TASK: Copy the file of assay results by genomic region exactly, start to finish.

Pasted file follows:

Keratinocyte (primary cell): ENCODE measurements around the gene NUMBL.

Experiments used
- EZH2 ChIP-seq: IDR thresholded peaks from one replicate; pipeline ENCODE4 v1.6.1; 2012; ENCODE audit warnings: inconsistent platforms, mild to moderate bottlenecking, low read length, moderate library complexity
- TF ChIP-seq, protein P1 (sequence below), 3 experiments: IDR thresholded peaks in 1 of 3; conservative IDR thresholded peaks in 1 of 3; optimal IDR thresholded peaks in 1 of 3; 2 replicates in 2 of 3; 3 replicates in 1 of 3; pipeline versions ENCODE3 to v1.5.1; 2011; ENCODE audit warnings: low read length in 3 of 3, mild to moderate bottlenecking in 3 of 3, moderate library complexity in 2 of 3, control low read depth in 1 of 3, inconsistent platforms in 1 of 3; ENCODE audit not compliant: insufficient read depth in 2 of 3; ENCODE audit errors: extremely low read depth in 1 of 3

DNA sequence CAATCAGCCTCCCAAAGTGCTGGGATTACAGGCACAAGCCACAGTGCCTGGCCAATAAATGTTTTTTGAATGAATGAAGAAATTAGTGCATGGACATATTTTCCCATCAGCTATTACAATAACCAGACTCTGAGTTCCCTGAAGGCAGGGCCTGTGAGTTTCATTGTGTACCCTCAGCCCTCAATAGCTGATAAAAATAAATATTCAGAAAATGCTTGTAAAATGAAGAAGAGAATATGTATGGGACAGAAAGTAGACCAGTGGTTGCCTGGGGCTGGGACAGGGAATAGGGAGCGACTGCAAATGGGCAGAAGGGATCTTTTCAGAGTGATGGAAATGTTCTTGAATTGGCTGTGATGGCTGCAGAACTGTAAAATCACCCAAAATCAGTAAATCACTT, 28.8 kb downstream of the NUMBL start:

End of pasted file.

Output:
Keratinocyte (primary cell): ENCODE measurements around the gene NUMBL.

Experiments used
- EZH2 ChIP-seq: IDR thresholded peaks from one replicate; pipeline ENCODE4 v1.6.1; 2012; ENCODE audit warnings: inconsistent platforms, mild to moderate bottlenecking, low read length, moderate library complexity
- TF ChIP-seq, protein P1 (sequence below), 3 experiments: IDR thresholded peaks in 1 of 3; conservative IDR thresholded peaks in 1 of 3; optimal IDR thresholded peaks in 1 of 3; 2 replicates in 2 of 3; 3 replicates in 1 of 3; pipeline versions ENCODE3 to v1.5.1; 2011; ENCODE audit warnings: low read length in 3 of 3, mild to moderate bottlenecking in 3 of 3, moderate library complexity in 2 of 3, control low read depth in 1 of 3, inconsistent platforms in 1 of 3; ENCODE audit not compliant: insufficient read depth in 2 of 3; ENCODE audit errors: extremely low read depth in 1 of 3

DNA sequence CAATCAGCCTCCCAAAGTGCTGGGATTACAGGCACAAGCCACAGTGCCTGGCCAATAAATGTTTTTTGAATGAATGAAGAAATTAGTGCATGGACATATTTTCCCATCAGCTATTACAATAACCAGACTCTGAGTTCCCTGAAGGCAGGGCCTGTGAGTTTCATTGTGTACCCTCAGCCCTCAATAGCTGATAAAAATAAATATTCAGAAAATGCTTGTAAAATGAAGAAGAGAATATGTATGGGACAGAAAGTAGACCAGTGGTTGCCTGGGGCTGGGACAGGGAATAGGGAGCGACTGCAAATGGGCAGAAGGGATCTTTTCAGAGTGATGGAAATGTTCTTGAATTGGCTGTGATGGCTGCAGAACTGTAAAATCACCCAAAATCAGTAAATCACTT, 28.8 kb downstream of the NUMBL start: